If a “Worst Timing Ever” award were given for trying to engineer wholescale organizational and process improvements at the onset of a pandemic, hurricane prep and a massive product recall, Memorial Healthcare System might be a finalist. Being led by a seasoned data-specializing supply chain executive who arrived from an HPN Supply Chain Department of the Year winner, however, certainly emboldened this team to bob and weave through one crisis after another successfully, like that pivotal “flying cow” scene in the 1996 film, “Twister.” Facing a surgical gown recall as the pandemic hit didn’t help the process of centralizing operational functions to eliminate the supply chain’s historical fragmentation with “shadow” operations in many areas, including the Operating Room. But they navigated through alternative suppliers, non-palletized trailers, large shipments and space constraints to reorganize their storage and warehouse footprint. The kicker? The warehouse team consisted almost entirely of physical therapists, rehabilitation therapists, fitness instructors and coaches within the system who had little to no experience in supply chain and had to learn on the job and during a crisis. MHS also was tapped by the state to serve as one of five healthcare systems to serve as a cold storage and distribution hub for COVID-19 vaccines, which meant gearing up with hard-to-find ultralow-temperature freezers, and as a “Vaccine Village” by converting a conference center into a Vaccination Center administering 1,000 doses daily without hiccups.
Spectrum Health, Grand Rapids, MI
This long-standing Michigan IDN, itself a fusion of two prominent heritage healthcare systems, simply wasn’t satisfied with the status quo and has been punching through annual savings targets for several years now with 2021 potentially reaching their highest level yet. Systemwide Supply Chain has migrated its influence into a growing number of areas that previously had been outside its purview, such as facilities and purchased services, and has infused its ranks with leaders and staffers from outside healthcare to introduce new perspectives on internal operations. They’re also making headway with the clinical community, linking their Workday supply management software with the Spectrum’s Epic clinical management software, implementing risk management agreements with selected clinical device suppliers (including Medtronic) and enabling the Value Analysis teams to represent Spectrum clinician interests as well as coach current and prospective suppliers on how to work with Spectrum in sharing risk and reward. Spectrum’s Supply Chain team also has been working with the Healthcare Industry Resilience Collaborative on advanced fulfilment and delivery processes against the backdrop of crises and disasters, including event model monitoring, supply chain mapping and resiliency scorecards between providers and suppliers. They’ve hired their first demand planner with three dedicated inventory buyers within their distribution center that leverages Workday’s software capabilities with data and operational consulting expertise from Tecsys.
Stanford Health Care
While some healthcare organizations may have used the pandemic to scramble to develop or reset crisis/disaster plans, Stanford’s Supply Chain team used it as a divining rod to assess status quo vendor performance, legacy contracts, negotiating standards and outmoded operational practices with the notion of retooling, if not utterly transforming just about everything. Searching for incremental improvements simply wasn’t enough. Stanford reached back to the global suppliers of raw materials through its manufacturer-produced and distributor-delivered products contracted through its group purchasing organization Vizient. In short, everything was on the table for discussion and fair game for observation and renewal. They didn’t just think outside of the box either. In fact, they tossed the box. They physically relocated their Assistant Director of Category Management in Asia for him to develop and secure entirely new and sustainable product pipelines. They retained an import agent to deal with customs, shippers and airfreight carriers. Stanford now sources products from five of the globe’s seven continents to minimize regional supply disruptions. They synchronized supply chain relationships between clinical customers and the contracted suppliers via elevated fill-rate expectations with rewards and penalties, risk-sharing arrangements and stratified sourcing streams in a way that elevates non-labor expense management to an art form fueled by science. To offset product shortages, Stanford worked closely with internal and external resources. They partnered with Carbon3D and Resolution Medical to design and 3D-print needed products, such as sampling swabs, and worked with on-campus imaging and 3D engineers to scan and manufacture hundreds of repair parts for essential devices. They worked with Lockheed Martin to design and manufacture isolation gowns and leveraged the talent of Stanford’s internal reference laboratory scientists to self-manufacture test media for COVID-19 tests.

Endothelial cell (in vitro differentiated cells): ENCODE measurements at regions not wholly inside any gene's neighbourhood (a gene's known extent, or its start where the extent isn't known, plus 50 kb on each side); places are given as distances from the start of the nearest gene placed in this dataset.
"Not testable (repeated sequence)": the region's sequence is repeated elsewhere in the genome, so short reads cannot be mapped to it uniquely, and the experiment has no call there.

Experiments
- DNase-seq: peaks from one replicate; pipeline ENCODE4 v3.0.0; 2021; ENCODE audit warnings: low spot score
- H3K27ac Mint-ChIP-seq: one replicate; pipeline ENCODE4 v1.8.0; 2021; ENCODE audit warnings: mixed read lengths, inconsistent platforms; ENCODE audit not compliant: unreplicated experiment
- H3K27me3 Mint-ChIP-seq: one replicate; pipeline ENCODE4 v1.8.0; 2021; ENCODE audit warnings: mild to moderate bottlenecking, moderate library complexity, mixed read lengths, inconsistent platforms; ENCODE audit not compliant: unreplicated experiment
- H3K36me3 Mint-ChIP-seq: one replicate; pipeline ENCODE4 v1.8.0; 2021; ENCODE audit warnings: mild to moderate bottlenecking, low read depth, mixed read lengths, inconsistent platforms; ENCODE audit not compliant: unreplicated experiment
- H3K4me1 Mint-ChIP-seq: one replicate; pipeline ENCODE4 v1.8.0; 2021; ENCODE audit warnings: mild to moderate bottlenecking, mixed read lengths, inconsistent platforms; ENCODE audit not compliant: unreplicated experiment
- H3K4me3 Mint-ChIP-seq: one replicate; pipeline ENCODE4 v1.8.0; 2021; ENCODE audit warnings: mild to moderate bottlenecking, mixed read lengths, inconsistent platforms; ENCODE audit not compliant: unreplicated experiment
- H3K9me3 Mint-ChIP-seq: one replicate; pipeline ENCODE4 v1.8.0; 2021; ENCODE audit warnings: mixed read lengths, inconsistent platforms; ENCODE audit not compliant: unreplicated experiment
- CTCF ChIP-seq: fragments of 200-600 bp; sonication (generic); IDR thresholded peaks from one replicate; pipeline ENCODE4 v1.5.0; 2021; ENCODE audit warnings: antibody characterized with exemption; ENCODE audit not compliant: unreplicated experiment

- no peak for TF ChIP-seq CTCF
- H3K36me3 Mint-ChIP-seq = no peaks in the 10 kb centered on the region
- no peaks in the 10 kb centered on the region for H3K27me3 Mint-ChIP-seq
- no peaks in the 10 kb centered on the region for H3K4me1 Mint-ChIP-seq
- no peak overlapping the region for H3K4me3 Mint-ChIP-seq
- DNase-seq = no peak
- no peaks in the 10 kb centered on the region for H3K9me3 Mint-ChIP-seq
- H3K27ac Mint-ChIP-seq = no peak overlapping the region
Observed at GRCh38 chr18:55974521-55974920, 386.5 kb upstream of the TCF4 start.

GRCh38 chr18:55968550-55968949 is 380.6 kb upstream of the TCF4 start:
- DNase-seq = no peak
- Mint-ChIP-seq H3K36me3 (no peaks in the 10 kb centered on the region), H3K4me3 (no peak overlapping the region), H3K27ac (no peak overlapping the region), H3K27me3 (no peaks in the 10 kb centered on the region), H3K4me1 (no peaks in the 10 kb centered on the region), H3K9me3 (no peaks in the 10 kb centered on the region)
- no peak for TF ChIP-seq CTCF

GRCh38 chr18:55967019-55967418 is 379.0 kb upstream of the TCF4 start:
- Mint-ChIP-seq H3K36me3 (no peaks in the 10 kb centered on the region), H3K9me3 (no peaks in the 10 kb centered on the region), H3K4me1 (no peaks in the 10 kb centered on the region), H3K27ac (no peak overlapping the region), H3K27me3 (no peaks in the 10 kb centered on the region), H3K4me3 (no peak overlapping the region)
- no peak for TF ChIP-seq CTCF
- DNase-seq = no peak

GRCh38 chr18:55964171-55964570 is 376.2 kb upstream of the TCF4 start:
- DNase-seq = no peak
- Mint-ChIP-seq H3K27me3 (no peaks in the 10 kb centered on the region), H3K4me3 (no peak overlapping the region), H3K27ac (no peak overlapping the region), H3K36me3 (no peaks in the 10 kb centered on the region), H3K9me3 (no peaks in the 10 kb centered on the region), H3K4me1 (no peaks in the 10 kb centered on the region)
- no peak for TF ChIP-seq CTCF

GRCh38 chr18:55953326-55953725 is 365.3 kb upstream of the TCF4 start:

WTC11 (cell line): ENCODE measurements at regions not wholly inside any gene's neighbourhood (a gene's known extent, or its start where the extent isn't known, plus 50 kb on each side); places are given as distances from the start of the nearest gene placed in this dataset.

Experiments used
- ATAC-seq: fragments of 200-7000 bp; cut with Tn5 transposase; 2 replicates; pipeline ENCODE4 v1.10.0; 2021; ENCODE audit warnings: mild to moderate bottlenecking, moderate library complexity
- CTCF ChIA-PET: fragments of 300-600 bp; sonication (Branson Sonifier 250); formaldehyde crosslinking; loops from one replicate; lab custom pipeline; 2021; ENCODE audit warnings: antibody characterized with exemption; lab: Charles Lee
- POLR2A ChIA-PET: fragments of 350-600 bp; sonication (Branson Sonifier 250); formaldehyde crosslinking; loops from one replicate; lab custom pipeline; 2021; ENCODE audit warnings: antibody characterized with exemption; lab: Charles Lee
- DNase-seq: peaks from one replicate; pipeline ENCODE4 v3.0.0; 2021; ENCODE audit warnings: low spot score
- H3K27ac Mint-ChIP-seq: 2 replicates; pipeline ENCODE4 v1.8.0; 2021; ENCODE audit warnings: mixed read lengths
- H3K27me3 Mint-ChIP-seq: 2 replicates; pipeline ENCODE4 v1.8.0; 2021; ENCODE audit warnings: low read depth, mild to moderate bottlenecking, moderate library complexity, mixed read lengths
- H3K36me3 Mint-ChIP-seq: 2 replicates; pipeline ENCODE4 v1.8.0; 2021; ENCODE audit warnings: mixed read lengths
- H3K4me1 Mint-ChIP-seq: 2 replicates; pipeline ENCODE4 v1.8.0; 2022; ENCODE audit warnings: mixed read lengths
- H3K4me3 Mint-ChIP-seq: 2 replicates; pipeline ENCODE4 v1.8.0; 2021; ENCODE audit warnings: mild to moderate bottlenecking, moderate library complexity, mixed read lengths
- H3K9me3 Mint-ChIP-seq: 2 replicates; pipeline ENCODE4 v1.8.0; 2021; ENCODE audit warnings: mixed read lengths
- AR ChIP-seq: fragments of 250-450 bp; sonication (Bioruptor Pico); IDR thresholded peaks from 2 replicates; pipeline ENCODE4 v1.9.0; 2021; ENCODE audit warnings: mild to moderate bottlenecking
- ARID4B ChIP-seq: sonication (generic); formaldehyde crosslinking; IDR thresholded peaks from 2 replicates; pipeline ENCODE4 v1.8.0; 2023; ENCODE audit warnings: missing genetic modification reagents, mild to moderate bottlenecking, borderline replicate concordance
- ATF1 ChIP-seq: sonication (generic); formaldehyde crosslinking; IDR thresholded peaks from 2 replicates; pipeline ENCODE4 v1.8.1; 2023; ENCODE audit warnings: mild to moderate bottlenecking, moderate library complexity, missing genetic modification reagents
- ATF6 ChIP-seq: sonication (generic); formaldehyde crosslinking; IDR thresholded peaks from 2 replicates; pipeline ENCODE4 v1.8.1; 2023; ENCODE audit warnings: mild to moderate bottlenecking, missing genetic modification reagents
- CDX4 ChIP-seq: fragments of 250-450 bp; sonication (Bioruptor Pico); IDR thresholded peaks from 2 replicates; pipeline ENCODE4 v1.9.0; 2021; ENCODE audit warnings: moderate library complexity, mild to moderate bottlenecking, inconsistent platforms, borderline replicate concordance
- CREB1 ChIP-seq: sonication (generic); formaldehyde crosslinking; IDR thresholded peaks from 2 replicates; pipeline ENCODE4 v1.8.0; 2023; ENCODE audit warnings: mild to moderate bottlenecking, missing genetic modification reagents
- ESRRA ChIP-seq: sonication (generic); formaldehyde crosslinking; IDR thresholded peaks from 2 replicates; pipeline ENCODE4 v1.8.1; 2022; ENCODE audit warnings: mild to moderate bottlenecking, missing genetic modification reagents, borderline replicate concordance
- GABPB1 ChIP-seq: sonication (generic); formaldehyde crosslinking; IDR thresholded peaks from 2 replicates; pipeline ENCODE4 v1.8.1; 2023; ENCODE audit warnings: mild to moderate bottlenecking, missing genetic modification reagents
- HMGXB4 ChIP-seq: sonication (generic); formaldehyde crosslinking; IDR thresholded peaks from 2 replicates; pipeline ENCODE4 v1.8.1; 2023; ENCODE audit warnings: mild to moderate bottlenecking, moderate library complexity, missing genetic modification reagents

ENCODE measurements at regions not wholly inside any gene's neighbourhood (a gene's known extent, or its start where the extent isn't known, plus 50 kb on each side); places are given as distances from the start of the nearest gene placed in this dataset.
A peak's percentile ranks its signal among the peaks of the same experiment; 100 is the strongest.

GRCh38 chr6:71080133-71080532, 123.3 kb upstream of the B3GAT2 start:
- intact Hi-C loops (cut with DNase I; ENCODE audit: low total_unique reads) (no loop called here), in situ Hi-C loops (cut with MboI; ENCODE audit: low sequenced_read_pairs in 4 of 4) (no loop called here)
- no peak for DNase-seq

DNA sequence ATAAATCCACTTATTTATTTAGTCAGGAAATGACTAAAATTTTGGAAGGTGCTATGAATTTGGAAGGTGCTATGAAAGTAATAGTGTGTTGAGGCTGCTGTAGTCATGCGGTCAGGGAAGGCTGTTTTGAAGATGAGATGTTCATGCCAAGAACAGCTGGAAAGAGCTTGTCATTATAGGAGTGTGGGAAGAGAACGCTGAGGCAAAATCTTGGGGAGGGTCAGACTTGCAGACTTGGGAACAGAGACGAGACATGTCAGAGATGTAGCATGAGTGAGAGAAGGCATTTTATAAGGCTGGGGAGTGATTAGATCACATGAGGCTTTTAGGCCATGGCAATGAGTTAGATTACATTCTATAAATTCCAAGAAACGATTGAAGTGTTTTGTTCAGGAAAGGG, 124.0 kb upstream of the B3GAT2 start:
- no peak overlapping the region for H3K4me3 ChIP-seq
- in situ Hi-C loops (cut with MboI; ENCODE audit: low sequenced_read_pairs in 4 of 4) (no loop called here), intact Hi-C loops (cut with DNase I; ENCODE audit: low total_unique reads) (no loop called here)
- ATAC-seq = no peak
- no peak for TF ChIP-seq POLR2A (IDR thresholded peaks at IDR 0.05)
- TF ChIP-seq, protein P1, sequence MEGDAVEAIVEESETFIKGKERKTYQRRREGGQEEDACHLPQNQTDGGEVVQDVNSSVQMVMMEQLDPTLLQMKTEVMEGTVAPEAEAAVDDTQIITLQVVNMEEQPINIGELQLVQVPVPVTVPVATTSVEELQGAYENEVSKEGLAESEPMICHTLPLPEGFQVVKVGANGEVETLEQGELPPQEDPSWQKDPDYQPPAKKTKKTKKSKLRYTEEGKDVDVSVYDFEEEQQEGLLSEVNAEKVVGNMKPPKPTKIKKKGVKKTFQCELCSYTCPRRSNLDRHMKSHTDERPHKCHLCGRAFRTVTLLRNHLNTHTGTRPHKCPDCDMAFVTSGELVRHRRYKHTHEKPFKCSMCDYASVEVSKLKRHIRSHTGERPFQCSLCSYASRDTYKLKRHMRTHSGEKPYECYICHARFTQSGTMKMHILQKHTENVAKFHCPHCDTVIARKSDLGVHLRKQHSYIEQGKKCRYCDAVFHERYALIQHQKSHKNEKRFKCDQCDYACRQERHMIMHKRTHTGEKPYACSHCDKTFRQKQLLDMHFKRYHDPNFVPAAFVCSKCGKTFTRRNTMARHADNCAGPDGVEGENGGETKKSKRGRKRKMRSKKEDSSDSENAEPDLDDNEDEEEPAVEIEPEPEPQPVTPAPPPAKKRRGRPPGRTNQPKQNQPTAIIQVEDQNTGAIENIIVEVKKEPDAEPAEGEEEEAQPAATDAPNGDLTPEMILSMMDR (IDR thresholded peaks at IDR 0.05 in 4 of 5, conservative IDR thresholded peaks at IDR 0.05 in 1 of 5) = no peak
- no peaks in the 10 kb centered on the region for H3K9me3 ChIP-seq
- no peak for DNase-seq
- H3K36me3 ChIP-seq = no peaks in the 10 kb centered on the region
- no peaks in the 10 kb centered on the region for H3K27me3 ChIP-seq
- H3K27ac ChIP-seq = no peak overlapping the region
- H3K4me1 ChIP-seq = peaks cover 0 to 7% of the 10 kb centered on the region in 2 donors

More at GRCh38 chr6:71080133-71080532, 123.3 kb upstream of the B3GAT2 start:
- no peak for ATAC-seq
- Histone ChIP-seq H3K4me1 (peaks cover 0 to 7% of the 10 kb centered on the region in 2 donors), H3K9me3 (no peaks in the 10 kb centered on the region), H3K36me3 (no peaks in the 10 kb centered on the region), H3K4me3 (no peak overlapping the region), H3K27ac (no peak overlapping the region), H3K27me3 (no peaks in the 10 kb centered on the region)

Virginia Hospital Center, Arlington, VA
Amid the COVID-19 pandemic, Virginia Hospital Center strove for what they called an “audacious goal.” They were weary of being on the “wrong side of the power balance” and wanted to “reclaim the balance of power.” Part of their efforts included sourcing products from alternative means, including out-of-state warehouses, a fast casual restaurant and a garbage bag factory in El Salvador, which was retooled and workers retrained to make gowns. Internally, they reorganized the contracting function to centralize supplier options (with Medline as their primary distributor) and improve data management for physician preference products via Kermit expense management software that generated nearly $4.3 million in savings. They also used BlueBin inventory management software to implement a Kanban system to eliminate ordering and stocking variance.
Visit https://hpnonline.com/21074381 for links to past winners.